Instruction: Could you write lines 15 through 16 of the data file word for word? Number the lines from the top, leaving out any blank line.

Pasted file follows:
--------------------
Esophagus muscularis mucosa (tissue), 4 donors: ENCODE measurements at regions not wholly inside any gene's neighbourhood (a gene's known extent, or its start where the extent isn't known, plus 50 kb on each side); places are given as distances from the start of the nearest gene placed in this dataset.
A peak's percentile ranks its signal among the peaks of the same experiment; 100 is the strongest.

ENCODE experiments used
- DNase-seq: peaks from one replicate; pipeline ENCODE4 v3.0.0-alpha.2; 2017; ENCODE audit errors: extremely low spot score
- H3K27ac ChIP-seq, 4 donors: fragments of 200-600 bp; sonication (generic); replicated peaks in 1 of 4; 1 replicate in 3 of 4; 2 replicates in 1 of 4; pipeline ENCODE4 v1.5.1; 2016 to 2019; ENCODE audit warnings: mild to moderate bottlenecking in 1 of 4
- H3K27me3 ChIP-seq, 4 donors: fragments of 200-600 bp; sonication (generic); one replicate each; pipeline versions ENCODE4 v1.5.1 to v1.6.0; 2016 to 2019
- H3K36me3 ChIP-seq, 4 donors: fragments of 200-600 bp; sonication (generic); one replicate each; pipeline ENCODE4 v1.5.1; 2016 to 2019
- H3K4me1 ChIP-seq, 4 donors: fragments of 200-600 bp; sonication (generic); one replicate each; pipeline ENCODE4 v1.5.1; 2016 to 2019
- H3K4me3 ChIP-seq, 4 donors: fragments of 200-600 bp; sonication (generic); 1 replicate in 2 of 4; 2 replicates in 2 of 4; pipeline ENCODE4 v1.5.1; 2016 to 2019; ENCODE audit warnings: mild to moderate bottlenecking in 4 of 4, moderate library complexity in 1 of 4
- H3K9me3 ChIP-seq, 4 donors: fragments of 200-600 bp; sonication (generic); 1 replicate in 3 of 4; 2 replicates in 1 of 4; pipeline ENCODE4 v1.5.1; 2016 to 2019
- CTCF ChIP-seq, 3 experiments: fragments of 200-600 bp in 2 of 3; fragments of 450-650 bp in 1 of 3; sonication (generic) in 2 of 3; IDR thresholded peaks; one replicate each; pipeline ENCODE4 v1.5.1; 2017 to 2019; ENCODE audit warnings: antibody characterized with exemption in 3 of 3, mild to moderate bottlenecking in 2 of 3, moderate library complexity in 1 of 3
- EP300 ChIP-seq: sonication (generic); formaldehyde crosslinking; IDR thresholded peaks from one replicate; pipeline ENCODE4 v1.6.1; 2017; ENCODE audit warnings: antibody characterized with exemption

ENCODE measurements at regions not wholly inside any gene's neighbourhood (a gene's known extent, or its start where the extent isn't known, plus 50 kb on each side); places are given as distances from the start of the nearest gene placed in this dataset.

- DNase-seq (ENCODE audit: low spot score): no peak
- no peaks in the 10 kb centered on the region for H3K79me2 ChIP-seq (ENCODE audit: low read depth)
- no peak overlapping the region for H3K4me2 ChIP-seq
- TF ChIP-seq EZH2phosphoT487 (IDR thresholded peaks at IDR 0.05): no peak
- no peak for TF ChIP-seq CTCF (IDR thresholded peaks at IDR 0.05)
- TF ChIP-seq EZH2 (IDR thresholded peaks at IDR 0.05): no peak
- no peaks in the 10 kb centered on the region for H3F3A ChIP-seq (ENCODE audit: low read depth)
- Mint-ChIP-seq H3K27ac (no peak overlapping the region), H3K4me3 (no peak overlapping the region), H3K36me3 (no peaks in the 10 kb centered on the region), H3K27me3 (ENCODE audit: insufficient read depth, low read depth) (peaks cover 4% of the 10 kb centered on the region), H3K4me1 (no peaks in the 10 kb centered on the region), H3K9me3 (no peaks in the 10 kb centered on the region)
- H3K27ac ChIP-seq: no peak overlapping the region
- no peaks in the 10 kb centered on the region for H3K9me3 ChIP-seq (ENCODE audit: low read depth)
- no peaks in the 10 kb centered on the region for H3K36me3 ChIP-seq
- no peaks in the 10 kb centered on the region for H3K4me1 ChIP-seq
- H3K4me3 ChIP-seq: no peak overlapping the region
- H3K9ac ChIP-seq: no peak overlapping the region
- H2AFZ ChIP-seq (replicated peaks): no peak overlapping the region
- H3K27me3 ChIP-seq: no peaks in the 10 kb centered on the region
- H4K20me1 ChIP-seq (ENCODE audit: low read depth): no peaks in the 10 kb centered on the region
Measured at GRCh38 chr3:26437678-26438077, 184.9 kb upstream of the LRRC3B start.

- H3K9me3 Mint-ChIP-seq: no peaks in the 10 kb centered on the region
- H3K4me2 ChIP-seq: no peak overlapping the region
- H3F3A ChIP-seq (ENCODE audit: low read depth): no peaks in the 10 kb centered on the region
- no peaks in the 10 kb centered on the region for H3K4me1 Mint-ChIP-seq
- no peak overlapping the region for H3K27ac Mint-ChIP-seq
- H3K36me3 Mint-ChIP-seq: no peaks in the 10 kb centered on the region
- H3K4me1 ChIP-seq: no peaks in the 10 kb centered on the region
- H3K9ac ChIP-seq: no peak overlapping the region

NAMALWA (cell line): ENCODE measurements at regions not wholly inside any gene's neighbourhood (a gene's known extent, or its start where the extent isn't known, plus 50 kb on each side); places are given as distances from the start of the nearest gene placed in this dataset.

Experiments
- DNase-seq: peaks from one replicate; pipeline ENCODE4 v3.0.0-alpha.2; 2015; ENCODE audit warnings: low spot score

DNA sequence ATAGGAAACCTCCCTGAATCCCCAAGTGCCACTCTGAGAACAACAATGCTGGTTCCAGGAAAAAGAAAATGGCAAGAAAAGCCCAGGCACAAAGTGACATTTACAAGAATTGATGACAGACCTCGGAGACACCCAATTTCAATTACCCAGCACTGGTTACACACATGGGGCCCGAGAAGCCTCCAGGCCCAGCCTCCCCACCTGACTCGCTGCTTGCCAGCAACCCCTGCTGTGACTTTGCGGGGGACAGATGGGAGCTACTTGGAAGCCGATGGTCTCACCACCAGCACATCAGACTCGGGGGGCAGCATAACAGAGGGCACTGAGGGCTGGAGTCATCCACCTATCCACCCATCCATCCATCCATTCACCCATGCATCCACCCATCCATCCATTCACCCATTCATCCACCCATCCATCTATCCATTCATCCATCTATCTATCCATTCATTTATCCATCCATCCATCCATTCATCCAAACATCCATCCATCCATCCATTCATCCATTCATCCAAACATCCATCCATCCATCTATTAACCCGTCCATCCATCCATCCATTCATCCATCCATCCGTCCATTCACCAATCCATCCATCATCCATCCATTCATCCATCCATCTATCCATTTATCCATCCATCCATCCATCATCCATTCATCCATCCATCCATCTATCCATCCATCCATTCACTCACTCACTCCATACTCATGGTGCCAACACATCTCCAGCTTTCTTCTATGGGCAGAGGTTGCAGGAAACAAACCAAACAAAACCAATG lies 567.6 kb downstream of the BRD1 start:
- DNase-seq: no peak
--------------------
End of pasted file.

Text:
- no peaks in the 10 kb centered on the region for H3K79me2 ChIP-seq (ENCODE audit: low read depth)
- no peak overlapping the region for H3K4me2 ChIP-seq